Android, or the associated open source project (AOSP), are technically derivatives of Linux, and hence, they natively work with any Linux-based system without requiring extra configurations. This holds true for any Linux variant, and even OS X, too, which shares a common base. However, for Windows – the most widely used PC operating system – things are little different. In Microsoft’s operating environment, everything is about drivers. Any hardware component that you have attached to your system, it will require proper drivers to be configured, whether it’s an internal piece of hardware or a peripheral. It’s not like this is something unique to Windows; it’s just that the latter requires more third-party drivers than its counterparts, and that’s where Android users share the same woes.
The question does arise, why would you need USB drivers for your Android smartphone or tablet? And, if they’re so important, how come you haven’t had to install those for most of your devices? The answer to this can be multi-faceted. For one, it depends on which Windows version you’re using. In the later iterations of the operating system, Windows update can serve USB drivers for many Android devices from reputable OEMs (Original Equipment Manufacturers). Then, since most of these devices connect, by default, in USB (mass) storage mode, a generic driver can suffice. At still other times, you may have installed an accompanying PC suite or like for your handset, and that, in turn, would’ve set up the proper drivers, too. As I said, there can be various scenarios, each with its own explanation.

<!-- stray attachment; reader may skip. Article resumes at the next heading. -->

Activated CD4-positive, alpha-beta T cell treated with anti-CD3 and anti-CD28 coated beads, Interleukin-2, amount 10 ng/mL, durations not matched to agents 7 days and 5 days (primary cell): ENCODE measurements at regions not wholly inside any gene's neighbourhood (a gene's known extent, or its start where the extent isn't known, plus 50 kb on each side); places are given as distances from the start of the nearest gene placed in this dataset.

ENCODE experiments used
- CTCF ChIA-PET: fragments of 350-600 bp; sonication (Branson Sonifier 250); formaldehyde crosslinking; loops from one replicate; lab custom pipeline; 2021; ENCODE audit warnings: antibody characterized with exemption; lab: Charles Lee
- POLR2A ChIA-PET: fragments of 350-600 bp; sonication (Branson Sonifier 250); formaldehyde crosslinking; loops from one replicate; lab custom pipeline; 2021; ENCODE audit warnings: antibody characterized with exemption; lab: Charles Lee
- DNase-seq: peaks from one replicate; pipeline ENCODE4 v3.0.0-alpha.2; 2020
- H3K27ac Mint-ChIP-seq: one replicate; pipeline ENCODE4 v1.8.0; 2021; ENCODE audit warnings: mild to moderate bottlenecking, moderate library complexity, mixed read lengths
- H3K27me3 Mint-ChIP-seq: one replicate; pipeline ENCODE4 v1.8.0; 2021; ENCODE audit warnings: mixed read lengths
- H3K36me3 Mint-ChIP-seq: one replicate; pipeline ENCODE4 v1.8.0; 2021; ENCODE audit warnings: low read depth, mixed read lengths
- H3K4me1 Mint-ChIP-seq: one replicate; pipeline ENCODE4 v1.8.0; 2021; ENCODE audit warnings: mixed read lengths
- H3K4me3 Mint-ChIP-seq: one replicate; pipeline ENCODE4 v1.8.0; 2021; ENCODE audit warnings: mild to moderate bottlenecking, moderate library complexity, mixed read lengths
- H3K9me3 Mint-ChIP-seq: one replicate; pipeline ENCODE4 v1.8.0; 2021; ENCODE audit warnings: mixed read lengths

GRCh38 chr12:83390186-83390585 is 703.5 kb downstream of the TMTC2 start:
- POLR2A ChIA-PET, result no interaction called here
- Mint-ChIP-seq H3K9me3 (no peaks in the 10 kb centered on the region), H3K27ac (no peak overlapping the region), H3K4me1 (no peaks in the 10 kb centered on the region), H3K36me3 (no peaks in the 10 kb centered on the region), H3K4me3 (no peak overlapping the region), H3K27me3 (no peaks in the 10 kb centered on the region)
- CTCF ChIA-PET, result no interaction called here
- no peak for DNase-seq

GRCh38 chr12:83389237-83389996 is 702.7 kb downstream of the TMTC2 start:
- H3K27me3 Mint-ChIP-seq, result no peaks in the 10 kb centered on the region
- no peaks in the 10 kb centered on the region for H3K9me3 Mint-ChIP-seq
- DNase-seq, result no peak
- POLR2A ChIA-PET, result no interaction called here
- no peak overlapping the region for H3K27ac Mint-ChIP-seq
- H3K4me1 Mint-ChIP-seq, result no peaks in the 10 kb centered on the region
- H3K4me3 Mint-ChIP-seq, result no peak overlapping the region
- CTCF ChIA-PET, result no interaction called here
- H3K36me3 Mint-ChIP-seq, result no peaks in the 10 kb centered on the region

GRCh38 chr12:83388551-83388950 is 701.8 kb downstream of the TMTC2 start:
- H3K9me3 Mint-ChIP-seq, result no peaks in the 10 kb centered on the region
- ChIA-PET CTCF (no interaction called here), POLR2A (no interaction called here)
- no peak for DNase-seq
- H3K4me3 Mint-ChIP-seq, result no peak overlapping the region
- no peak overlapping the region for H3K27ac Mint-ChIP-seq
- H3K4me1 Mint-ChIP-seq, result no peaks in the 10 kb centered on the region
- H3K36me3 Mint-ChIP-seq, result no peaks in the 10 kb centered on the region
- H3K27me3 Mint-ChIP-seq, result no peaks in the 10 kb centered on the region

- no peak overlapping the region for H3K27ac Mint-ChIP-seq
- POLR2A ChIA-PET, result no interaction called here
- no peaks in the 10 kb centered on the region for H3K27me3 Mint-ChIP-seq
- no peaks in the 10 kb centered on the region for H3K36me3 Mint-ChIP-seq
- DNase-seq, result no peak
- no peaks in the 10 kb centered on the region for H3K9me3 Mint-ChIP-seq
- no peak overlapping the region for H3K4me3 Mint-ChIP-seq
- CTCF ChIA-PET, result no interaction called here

However, things play out a little differently when you connect your Android device in USB debugging mode, an essential requirement for application development in Windows, and for modding and customization of your phone or tablet. It also provides a bridge for ADB connection between the droid and the computer. In these scenarios, the automated solutions mentioned above might not always work, and for that reason, most OEMs provide configurable driver packages for Windows based setups, so that you can get your device connected and communicating with the PC in an easy manner.
Now, all of this is pretty neat and useful, but the problem that most users often face is, where to locate these drivers. Since they’re not something you would usually find yourself in need of, they’re more obscure to locate. Beyond this point, I am going to list down the Android USB drivers for Windows download links for several popular OEMs (ADB and Fastboot), so you may use this as a reference point for your future needs.
Please note that this list is not exhaustive, although it does cover the most common purveyors of Android devices. Also, these are not direct download links, but instead, may require you at times to perform a search for the driver for your specific device model. It should also be noted that if you’re using a Nexus series device, you require the Google USB driver, and not the one from the manufacturer of the device.
- Acer Android USB Driver
- Asus Android USB Driver
- Dell Android USB Driver
- Fujitsu Toshiba Android USB Driver
- Google USB Driver
- HTC Android USB Driver
- Huawei Android USB Driver
- Lenovo Android USB Driver
- LG Android USB Driver
- Motorola Android USB Driver
- Samsung Android USB Driver
- Sony Mobile Android USB Driver
Update x1: We have included driver links for the latest flagship Android smartphones, and they can be downloaded from the links which we’ve embedded below:
- Google Nexus 4, 5, 7, 10 Driver
- Sony Xperia Z2 USB Driver
- Samsung Galaxy S5 USB Driver
- LG G Pro 2 USB Driver
- HTC One M8
Apart from the above mentioned USB drivers, you can grab the fastboot drivers from the ever-popular XDA-Developers community.
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